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  • Meeting abstract
  • Open Access

Reversal of intractable circulatory failure complicating septic shock with short time high volume haemofiltration (ST-HV-CVVH) after failure of conventional therapy: a prospective evaluation

  • 1,
  • 2,
  • 2 and
  • 1
Critical Care19982 (Suppl 1) :P127

  • Published:


  • Septic Shock
  • Conventional Therapy
  • Polyacrylonitrile
  • Respiratory Support
  • Haemodynamic Response


According to our previous retrospective study, shorttime high volume haemofiltration may have beneficial effects on the haemodynamic course and outcome of patients with refractory septic shock. Therefore, a prospective study was performed to confirm (or not) these preliminary results.


Prospective open study over 20 consecutive patients.


Fifteen bedded adult polyvalent intensive care unit in a general hospital with more than 45% of the admissions coming through the emergency department.


Twenty patients with septic shock were included according to entry criteria including haemodynamic status, acid-base balance, septic status, respiratory support and renal status.


It consisted in an exchange of 35 l in a 4 h period of time, achieving a neutral balance. A Gambro device was used with polyacrylonitrile membranes and bicarbonate was used as buffer. After, the patient was put on low volume haemofiltration exchanging 24 l a day.


1) Influence on the haemodynamic course: data were analysed using non parametric statistical methods. A responder was defined using 4 criterias as shown by the following table (criteria: C). 2) Influence on the outcome : 9 patients out of 11 responders survived at day 28. Both groups (survivors N = 9 and non survivors - N = 11) were similar on admission in terms of APACHE II score (31.1 vs 32.3 P > 0.05), SAPS II score (69 vs 68.5 P > 0.05) but were significantly different regarding the time of intervention (6.1 h vs 14.2 h P < 0.01). The global expected mortality was 79.1% and the observed mortality was 55%. Using the angular transformation as statistical test, the difference was significant with a P value below 0.05.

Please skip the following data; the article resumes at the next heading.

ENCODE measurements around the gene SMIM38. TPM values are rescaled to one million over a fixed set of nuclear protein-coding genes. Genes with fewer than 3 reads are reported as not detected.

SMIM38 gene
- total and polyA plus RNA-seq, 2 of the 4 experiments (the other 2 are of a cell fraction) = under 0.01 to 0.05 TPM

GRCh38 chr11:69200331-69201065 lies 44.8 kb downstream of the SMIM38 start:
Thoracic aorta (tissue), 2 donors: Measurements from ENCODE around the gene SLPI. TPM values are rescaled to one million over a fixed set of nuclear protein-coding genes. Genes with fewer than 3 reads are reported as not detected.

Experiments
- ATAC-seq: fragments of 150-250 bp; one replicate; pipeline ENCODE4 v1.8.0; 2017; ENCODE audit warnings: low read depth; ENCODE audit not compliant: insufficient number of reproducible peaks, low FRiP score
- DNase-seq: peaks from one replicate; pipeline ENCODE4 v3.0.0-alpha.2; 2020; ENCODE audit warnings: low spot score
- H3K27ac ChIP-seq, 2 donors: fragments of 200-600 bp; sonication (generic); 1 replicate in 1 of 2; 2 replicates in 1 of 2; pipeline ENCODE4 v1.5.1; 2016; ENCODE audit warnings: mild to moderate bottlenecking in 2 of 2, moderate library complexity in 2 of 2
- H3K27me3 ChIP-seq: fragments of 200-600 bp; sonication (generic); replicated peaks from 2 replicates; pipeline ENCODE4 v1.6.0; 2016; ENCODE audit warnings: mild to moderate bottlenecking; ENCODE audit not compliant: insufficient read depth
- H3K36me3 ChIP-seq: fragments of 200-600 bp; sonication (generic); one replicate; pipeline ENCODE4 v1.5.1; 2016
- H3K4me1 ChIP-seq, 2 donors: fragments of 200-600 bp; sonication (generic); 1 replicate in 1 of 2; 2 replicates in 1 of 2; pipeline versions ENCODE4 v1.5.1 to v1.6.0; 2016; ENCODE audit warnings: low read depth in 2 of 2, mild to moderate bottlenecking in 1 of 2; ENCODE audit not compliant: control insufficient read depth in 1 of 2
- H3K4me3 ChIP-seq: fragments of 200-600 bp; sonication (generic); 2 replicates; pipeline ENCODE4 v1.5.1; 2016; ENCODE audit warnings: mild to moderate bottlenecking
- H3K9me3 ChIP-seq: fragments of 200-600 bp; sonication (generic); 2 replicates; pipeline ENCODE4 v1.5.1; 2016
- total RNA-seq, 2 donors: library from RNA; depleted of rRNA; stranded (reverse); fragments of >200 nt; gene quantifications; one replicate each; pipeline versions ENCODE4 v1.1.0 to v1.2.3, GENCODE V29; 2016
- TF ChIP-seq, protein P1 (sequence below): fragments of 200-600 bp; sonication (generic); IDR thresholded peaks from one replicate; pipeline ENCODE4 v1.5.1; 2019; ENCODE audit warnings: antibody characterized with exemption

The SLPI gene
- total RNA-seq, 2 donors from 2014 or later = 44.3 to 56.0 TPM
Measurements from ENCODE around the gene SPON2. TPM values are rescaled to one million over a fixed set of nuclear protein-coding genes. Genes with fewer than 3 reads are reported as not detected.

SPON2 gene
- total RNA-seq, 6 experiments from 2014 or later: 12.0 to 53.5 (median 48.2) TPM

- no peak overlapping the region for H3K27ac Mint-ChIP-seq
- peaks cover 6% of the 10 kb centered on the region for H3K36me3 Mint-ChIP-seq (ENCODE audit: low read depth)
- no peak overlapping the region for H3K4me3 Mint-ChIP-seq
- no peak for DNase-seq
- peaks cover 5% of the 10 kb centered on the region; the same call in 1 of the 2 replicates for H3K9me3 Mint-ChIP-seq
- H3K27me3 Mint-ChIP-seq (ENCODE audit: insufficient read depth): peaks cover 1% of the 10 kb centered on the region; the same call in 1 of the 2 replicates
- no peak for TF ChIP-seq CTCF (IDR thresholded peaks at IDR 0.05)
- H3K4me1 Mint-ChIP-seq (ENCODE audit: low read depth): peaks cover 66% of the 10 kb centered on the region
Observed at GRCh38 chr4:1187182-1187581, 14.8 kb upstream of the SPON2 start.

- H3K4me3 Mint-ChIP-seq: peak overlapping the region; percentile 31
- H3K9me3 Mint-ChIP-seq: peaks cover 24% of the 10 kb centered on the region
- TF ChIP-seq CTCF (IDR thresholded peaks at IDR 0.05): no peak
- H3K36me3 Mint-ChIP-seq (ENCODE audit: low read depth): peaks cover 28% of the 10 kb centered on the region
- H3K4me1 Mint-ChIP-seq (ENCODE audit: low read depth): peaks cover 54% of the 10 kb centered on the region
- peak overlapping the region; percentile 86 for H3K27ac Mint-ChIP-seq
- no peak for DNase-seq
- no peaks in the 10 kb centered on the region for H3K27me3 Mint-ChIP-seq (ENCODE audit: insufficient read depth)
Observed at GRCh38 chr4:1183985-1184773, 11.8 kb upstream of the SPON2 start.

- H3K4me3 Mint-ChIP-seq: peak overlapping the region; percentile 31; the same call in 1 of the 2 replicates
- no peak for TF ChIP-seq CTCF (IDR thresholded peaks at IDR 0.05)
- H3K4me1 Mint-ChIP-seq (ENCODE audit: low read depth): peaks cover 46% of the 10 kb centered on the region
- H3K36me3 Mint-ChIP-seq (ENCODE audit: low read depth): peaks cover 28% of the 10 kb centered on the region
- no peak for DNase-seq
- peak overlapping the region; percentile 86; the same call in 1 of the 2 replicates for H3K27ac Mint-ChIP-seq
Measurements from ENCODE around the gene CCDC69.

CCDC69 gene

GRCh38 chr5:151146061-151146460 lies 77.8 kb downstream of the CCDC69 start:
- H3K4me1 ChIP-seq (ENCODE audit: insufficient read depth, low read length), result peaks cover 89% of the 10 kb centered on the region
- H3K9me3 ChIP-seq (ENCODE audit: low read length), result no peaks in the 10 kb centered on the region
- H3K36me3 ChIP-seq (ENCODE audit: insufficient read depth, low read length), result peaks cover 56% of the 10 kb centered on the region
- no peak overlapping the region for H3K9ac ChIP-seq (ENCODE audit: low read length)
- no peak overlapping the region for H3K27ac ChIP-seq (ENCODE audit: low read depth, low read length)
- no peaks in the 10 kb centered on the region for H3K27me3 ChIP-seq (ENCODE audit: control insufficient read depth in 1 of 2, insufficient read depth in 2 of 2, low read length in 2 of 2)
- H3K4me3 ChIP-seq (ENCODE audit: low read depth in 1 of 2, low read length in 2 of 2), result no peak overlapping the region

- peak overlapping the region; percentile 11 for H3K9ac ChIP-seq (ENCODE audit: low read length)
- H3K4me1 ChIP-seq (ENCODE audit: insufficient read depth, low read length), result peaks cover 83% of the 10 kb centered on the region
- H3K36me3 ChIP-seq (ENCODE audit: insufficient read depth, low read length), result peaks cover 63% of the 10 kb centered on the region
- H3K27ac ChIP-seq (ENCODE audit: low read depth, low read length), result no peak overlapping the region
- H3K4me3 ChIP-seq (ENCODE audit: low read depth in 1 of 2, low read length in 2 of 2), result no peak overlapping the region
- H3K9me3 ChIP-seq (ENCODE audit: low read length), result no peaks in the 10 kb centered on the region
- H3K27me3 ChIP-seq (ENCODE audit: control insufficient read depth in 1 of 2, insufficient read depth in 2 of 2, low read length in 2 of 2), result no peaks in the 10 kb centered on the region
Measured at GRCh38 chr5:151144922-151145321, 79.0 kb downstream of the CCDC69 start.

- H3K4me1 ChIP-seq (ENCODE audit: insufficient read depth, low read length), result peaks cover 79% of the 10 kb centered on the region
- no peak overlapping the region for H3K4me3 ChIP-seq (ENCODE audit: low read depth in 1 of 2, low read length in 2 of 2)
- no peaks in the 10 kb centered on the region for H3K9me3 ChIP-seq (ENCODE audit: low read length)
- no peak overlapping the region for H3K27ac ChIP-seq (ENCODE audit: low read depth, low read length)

Our prospective open study is confirming our preliminary results by suggesting that ST-HV-CVVH is able to reverse intractable circulatory failure complicating septic shock and to improve survival. Early intervention is related with a better outcome. Outcome is well predicted by the early haemodynamic response and not by conventional scoring systems. In our institution, at the present time, this therapy is restricted to cases unresponsive to conventional therapy.
Table 1

Inclusion criteria:

1) Haemodynamic status

Mean arterial pressure :

<55 mmHg


Inotropic support: after failure of maximal dosages of dopamine

as last step, epinephrine was used up to


   (1 st step) (15 μg/kg/min), dobutamine-epinephrine (2d step)

0.5 μg/kg/min for more than 2 h without


   (15 μ/kg/min and 1 μg/kg/min respectively).



Cardiac index

<2 l/min/m2


Wedge pressure

>14<18 mmHg

2) Acid-base balance

Arterial pH



Serum lactate

>5 mmol/l

3) Septic status

SIRS criteria

3 out of 4


Objective source of sepsis

Always present

4) Respiratory support

Mechanical ventilation

All the patients


paO2/FiO2 ratio


5) Renal status


No incidence on the inclusion criteria

Table 2

Time after onset


of the procedure


Responder group n = 11

Non responder group n = 9

P value

T 0: Time 0






Mean arterial pressure





Cardiac index





Inotropic support

E = 38.2 μg/min

E = 35.9 μg/min


T2 = 2 hours

Cardiac index (1stC)

Increase >50%

no S. increase


after the start

SvO2 (2nd C)

Increase >25%

no S. increase


T4 = 4 hours

pH (3rd C)




after the start

Inotropic support (4th C)

50% reduction in E/NE

no s. reduction


E, epinephrine; NE, norepinephrine; S, significant.

Authors’ Affiliations

Intensive Care Department, St Pierre Hospital, 1340 Ottiguies, Belgium
Nephrology Department, St Pierre Hospital, 1340 Ottignies, Belgium


© Current Science Ltd 1998